Unificationists Journey the Trail of Tears of 1838

May 31 2013

On June 7, 2013 a small group of Unificationists will leave the nation’s capital to retrace one of the routes taken by 17,000 Cherokees as they were forcibly removed from their ancestral homeland in the southeastern United States and forced to walk nearly 1,000 miles along what became known as the “Trail of Tears.” They will travel from Georgia through Tennessee and Arkansas to Oklahoma. The journey concludes in Tahlequah, Oklahoma with an offering ceremony on June 15, 2013.

According to historical accounts, one fourth of the marchers died along the way of exposure, exhaustion and hunger. Many children and elders had died before they arrived in Tahlequah, the end of the trail. The terrible trauma and injustices suffered by the original inhabitants of this nation have left spiritual scars on all Americans, not only those forced to leave their homes and country.

In order to facilitate the healing process, the group of blessed wives will visit many of the locations along the trail in order to educate themselves, repent for the sins of our forefathers, and to hear the stories of the descendants of those forced into exile. Storytelling is a powerful tool of healing. In the spirit of Jacob hoping to reconcile with Esau, gifts will be offered along the way to museums, to educational groups, and to individuals who preserve this sad story for future generations. Along the way, the group plans to meet with ACLC churches and Women’s Federation for World Peace (WFWP) chapters to listen to and share. As the motto for this year in WFWP is “Spirituality, Healing, and Service,” WFWP USA President Angelika Selle has said that providentially the time has come to take this step to substantially reconcile with America’s First People, and this project is a way to begin this healing of the heart of the indigenous people of America. In addition, along the way, many will be eager to tell their story and fellowship with the travelers.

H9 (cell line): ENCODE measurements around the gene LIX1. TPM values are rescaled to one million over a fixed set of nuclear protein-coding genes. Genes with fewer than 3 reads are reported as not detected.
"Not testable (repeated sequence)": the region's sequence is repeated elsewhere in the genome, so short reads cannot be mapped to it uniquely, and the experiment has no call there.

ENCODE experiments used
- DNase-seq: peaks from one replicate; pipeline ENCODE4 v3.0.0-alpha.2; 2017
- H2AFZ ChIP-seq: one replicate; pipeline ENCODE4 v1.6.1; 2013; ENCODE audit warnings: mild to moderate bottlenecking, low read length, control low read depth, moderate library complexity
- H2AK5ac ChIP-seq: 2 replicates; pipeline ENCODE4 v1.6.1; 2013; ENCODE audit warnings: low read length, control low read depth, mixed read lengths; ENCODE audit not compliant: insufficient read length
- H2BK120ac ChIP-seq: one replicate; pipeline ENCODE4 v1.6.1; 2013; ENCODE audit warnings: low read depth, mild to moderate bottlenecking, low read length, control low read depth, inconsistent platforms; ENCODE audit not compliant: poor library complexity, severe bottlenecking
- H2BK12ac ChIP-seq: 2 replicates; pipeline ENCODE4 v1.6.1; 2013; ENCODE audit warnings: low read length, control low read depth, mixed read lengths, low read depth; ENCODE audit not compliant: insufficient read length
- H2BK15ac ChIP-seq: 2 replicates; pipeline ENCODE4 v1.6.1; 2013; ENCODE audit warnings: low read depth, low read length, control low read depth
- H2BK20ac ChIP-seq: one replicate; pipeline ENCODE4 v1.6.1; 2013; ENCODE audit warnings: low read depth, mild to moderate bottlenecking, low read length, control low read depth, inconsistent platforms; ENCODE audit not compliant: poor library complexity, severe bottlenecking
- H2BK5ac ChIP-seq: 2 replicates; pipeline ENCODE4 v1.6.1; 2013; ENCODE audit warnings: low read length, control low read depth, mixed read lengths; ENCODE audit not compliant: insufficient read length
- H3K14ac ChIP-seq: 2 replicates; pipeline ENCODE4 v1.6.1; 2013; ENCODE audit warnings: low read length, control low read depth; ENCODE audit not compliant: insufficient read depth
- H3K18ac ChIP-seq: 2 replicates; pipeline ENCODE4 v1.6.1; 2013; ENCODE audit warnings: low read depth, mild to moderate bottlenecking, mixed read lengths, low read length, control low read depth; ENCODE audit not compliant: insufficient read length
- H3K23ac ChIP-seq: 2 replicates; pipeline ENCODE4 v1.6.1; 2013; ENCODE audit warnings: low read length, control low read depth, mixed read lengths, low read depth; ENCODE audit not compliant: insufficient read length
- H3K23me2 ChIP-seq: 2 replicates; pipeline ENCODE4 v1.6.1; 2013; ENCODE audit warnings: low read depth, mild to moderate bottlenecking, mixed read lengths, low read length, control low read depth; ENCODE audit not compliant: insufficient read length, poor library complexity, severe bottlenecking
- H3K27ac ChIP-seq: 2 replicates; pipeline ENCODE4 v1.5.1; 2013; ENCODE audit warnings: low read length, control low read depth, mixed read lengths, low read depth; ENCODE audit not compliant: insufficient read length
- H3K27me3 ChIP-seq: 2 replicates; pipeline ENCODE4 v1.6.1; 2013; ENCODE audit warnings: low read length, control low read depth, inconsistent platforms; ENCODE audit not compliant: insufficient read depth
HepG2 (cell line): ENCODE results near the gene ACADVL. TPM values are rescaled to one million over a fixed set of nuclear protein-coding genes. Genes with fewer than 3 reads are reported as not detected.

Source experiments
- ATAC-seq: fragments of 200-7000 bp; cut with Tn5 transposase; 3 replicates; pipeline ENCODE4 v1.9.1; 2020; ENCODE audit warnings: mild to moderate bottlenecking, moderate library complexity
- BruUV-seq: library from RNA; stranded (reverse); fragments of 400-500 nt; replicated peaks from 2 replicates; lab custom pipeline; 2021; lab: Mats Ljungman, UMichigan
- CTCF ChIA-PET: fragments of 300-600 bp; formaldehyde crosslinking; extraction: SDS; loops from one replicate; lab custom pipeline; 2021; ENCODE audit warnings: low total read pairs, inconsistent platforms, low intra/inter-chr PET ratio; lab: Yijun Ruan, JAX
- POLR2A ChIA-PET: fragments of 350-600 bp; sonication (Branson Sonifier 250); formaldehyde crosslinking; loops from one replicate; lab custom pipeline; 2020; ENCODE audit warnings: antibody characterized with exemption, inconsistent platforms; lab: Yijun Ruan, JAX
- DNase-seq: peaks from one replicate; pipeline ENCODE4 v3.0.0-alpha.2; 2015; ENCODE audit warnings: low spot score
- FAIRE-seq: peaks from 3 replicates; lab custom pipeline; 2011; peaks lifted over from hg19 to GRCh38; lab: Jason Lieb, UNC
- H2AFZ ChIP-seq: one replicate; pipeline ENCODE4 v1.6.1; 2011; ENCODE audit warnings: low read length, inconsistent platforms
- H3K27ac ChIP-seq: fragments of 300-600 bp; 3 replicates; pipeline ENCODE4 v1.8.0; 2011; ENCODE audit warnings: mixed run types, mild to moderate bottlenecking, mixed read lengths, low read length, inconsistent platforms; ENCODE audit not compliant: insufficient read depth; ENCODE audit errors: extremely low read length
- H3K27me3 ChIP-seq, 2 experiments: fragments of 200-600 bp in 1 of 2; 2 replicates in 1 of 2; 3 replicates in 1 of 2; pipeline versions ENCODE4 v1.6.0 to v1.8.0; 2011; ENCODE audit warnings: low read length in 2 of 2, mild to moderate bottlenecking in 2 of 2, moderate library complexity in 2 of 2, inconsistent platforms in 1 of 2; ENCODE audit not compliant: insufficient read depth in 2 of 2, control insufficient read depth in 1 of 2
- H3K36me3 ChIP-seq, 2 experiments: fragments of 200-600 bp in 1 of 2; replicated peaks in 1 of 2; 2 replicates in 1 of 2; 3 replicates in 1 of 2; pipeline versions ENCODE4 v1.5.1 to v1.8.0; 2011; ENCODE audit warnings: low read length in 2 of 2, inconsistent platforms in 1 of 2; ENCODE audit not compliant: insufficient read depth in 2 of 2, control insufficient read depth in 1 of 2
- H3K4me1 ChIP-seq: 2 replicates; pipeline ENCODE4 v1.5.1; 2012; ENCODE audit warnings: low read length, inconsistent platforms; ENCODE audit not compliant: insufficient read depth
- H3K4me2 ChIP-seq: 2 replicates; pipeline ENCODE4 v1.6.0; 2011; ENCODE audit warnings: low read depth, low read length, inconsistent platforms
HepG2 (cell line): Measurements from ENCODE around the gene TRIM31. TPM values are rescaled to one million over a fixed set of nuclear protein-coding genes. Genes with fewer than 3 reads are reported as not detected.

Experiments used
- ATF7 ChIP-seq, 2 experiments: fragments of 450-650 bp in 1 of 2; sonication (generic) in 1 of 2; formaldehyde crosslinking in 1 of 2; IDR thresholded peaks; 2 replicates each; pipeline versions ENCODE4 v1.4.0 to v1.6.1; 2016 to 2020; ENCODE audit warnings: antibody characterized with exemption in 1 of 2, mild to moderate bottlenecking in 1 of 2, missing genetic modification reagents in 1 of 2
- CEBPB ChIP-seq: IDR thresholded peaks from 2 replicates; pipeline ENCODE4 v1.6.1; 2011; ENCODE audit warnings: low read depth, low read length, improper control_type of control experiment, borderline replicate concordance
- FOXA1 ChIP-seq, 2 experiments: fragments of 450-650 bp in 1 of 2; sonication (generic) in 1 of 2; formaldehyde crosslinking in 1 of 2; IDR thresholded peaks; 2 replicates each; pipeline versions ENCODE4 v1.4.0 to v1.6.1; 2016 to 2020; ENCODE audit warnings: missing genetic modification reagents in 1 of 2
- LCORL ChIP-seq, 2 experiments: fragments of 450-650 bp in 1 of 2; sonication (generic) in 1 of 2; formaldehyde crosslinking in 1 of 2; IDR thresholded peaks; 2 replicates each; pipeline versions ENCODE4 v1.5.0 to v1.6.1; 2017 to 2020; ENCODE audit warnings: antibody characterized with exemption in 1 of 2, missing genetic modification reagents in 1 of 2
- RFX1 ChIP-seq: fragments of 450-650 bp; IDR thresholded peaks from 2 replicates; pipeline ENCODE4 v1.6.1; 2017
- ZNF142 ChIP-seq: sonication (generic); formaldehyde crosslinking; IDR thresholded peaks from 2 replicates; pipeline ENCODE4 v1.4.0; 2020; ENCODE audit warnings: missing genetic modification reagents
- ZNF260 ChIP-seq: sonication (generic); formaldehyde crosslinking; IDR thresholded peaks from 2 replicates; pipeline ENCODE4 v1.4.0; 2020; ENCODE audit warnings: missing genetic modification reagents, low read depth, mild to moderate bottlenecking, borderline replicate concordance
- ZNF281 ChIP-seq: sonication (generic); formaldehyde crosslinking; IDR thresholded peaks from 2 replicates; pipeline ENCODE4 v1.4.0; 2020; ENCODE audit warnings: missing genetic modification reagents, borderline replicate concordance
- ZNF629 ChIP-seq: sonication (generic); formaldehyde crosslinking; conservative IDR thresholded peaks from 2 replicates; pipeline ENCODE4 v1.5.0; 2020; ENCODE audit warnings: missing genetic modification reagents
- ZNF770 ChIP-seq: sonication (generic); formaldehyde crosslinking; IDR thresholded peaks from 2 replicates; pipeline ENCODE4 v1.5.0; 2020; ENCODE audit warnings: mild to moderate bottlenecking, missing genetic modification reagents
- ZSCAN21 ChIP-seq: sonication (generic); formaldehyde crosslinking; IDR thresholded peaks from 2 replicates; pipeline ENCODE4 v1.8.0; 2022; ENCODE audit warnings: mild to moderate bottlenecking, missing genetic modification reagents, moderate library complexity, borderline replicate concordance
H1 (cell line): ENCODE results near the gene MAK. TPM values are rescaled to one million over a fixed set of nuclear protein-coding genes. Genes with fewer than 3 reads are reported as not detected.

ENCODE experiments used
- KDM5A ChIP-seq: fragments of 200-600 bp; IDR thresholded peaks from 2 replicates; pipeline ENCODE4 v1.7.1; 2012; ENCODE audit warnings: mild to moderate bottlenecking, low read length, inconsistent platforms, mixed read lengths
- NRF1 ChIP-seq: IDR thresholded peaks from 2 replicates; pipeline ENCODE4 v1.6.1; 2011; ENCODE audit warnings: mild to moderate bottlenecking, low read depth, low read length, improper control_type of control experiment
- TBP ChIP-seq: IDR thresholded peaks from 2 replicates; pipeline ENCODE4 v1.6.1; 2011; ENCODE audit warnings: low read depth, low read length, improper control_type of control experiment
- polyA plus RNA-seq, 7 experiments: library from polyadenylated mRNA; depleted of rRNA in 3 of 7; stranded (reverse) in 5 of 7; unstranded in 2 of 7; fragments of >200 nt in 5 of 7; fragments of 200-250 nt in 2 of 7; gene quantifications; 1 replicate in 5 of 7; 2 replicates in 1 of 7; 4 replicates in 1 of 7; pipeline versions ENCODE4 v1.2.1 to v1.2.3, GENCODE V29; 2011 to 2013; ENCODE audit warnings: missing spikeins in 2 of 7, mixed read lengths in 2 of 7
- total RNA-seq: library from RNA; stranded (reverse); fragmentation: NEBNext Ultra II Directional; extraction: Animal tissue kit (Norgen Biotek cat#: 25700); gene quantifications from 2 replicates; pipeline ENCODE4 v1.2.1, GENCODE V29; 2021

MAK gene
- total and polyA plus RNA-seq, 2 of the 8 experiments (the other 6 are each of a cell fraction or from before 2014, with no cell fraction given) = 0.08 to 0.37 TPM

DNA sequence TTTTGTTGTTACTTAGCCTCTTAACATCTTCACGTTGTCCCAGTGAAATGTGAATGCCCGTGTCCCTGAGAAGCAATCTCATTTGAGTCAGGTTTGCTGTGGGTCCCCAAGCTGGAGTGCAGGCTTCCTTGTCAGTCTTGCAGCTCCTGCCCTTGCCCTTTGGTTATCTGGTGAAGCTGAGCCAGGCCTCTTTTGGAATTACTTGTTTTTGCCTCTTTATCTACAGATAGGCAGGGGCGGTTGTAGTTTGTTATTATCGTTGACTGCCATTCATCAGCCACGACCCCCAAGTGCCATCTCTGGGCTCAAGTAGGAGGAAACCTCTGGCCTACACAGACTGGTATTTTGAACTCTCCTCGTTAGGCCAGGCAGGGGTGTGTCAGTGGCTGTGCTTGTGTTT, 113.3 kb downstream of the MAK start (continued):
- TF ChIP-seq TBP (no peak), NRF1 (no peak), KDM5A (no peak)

It has been said that the sins of the fathers are vested on the children to the seventh generation. If a generation is about 25 years, then it has been 7 generations (175) years since the last group of exiles began their soul-crushing journey westward. We are in a new age. We can’t wait any longer to right the wrongs of the past, even if only symbolically. The first steps are to acknowledge that it happened, find out exactly what did happen and repent that such an awful thing did happen.

This Trail of Tears prayer journey was conceived by Rev. Claire Daugherty and was discussed by blessed wives in 2007 during the observance of the 400th anniversary of the founding of the Jamestown settlement in Virginia. At that time, a WFWP Bridge of Peace ceremony was held for the descendants of founding fathers and 10 native nations with the loving support of ACLC Women in Ministry. From that time, a core group of sisters, including Rev. Dr. Linda Lucero Nishikawa, Minister Reiko Jenkins, Rev. Claire Daugherty, Mrs. Brenda Miller and Mrs. Katherine Cromwell, began working together with America’s First People in the Metro D.C. Area.